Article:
holy shiitake

November 17, 2006

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Even after sending lots of salmon and halibut south for the family to fight over, my freezer is still overflowing with tasty reminders of the summer sun and days on the water. It is never as good this time of year as it was when we caught, but the memories of the time catching it makes it that much better. We’ll parcel it out over the winter, eating the prettiest pieces first. By the time 2007 rolls around, what’s left will end up as chowder, tacos, bouillabaisse. The hard part about having a bounty of something is what to do with it that will keep us enjoying it. I mean, if you get you’re favorite meal every night, before too long it’s going to lose it’s appeal. We had started out eating salmon pretty regularly when it was fresh in season, but that’s slowed considerably. For absolutely no good reason whatsoever, I equate fish with light summer eating. In our part of the world right now, it is cold and dark and light food the last think we want. We need roast beast and melted cheese, thick dumplings and long-simmered stews….I sound like a bloody hobbit. Anyway, this is a sauce for salmon that will help give your salmon a bit more of a winter attitude.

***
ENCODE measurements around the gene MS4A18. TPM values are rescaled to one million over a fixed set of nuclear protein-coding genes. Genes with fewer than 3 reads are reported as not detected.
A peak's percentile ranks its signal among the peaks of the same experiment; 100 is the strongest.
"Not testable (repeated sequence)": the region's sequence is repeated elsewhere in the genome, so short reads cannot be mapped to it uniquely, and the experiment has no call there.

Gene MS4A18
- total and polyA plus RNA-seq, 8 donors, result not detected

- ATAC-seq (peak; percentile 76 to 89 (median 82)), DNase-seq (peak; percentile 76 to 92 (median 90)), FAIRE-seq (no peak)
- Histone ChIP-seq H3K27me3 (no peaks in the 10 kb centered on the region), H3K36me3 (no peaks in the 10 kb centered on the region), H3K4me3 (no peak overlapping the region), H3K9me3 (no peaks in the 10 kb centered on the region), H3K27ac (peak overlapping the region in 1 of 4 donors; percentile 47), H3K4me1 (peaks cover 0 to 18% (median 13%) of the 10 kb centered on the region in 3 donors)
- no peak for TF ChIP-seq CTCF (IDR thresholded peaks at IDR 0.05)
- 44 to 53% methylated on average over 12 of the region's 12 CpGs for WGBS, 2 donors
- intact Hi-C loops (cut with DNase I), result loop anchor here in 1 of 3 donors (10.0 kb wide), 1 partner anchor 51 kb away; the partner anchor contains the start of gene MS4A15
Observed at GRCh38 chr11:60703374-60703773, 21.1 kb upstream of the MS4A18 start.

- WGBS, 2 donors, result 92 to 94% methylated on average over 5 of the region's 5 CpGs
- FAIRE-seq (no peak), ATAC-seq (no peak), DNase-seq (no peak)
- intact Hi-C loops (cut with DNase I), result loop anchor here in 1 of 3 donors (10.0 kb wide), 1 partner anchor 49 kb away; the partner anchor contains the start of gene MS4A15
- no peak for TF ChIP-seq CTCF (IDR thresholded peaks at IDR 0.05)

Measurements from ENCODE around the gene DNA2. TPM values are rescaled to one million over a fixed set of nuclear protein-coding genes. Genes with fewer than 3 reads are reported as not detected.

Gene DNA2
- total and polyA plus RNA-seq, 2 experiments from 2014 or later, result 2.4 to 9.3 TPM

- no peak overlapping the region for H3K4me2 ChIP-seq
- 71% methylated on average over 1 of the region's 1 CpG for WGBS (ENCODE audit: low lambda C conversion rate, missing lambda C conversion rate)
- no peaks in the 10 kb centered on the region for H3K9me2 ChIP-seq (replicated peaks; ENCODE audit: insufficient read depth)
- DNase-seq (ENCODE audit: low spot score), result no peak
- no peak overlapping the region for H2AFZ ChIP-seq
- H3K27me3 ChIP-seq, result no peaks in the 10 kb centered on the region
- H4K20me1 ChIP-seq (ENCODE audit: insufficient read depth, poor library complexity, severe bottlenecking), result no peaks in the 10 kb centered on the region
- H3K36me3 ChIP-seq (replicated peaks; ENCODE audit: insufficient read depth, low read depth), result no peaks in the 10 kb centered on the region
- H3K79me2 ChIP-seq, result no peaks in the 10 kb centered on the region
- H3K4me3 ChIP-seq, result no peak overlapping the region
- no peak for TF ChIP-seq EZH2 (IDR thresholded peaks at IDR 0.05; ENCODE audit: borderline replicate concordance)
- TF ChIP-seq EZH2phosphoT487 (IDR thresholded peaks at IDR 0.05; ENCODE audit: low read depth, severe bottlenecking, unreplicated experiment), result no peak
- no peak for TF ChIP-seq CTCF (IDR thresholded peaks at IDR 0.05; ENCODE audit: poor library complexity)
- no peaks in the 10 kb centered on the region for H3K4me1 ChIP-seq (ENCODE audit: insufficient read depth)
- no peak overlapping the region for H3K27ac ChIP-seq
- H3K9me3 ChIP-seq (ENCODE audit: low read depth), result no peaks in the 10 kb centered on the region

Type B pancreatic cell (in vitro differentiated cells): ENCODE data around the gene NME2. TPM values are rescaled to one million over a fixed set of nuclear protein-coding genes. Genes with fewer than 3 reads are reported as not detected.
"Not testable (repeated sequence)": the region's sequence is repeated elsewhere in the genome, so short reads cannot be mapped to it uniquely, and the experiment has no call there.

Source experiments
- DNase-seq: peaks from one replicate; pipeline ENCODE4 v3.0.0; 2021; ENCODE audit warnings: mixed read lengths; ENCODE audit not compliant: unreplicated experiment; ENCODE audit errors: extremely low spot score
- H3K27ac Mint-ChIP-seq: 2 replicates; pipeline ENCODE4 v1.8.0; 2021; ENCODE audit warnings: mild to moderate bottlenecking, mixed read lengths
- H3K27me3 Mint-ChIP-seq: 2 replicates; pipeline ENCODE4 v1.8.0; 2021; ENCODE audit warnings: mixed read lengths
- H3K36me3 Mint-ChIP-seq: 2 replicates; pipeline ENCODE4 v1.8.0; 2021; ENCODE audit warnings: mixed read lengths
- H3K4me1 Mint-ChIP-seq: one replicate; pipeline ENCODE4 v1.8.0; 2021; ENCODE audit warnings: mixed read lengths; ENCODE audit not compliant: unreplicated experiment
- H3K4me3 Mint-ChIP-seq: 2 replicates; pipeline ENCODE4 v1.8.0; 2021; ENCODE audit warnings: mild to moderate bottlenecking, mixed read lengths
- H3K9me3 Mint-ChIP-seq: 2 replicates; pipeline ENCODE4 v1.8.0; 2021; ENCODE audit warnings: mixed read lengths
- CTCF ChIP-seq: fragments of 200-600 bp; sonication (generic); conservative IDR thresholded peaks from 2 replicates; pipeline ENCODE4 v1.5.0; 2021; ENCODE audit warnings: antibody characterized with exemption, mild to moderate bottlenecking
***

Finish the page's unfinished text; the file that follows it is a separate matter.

sauce:
1/2 pound shiitake, sliced
1 tbs butter
2 largish shallots, minced
1 tsp red wine vinegar
3 cloves garlic, minced
2 cups chicken stock
1 glass white wine
1 sprig of thyme (or 1 tsp dried)
2-3 drops sesame oil

Melt the butter in a largish pan and saute the mushrooms till they are brown. Once they’ve turned and have given up most of their liquid, set them aside and keep ’em warm. Quickly add the shallots to the same hot pan, and sweat them over med heat until they are translucent, about 5 minutes. Add the vinegar and reduce with a quick sizzle: It will just take a minute. Add the garlic and then slowly pour in the stock. Reduce by half, and then add the wine and the thyme. Reduce this until there’s about one cup of liquid left. Add in the cream and simmer till the sauce thickens a bit. Remove the thyme sprig, and stir in the warm mushrooms and a few drops of sesame oil – a little of that goes a long way. If you don’t want to add creme, then instead you can remove the saute pan from the heat and swirl in a tablespoon or so of butter to mount your sauce. Salt and pepper to taste, and serve over your salmon. Finish with roasted sesame seeds. I also do this with chicken, or even over a pork roast. Almost any kind of meaty mushroom will do fine. However, do try to avoid the bright red ones in the yard…

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{ 1 comment… read it below or add one }

1 sandy July 26, 2007 at

wow, that sounds delicious and looks even better! I found your site looking for food resources in Anchorage. Your bread also looks beautiful btw

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